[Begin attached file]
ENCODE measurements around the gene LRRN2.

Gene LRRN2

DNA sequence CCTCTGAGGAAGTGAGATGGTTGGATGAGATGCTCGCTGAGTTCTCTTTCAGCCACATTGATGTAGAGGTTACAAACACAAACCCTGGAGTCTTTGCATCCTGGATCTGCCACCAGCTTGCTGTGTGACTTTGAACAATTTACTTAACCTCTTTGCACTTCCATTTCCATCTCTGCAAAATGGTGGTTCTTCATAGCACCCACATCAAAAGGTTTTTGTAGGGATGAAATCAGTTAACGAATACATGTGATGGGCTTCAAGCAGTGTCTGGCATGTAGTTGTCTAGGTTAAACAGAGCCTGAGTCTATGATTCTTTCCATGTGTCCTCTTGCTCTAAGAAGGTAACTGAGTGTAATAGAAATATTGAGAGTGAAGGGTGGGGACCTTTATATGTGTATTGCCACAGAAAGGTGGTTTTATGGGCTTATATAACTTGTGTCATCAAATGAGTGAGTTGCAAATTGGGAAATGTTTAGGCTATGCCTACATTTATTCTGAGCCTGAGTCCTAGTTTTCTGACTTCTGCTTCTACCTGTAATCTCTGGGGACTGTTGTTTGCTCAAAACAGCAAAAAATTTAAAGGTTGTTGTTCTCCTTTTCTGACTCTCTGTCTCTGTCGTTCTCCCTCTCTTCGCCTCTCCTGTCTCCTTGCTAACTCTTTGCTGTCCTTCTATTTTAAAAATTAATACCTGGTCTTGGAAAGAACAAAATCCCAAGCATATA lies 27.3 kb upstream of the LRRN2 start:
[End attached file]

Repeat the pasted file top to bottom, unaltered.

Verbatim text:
ENCODE measurements around the gene LRRN2.

Gene LRRN2

DNA sequence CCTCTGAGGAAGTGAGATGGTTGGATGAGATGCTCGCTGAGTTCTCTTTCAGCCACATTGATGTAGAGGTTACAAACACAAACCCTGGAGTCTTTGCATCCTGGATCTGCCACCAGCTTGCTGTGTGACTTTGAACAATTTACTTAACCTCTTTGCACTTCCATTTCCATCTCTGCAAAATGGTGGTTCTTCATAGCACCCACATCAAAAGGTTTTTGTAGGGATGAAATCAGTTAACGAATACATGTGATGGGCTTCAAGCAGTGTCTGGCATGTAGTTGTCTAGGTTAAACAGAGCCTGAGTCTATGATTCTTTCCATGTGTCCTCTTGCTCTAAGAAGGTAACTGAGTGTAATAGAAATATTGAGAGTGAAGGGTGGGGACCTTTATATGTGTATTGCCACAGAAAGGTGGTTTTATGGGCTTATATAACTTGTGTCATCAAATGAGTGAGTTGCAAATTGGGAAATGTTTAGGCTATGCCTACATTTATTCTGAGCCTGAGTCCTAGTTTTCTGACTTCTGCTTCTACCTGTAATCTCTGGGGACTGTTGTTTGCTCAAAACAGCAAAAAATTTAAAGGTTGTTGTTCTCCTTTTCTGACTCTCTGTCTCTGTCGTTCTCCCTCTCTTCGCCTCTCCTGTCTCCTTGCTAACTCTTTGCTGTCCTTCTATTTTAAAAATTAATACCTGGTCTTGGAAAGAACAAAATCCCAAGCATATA lies 27.3 kb upstream of the LRRN2 start: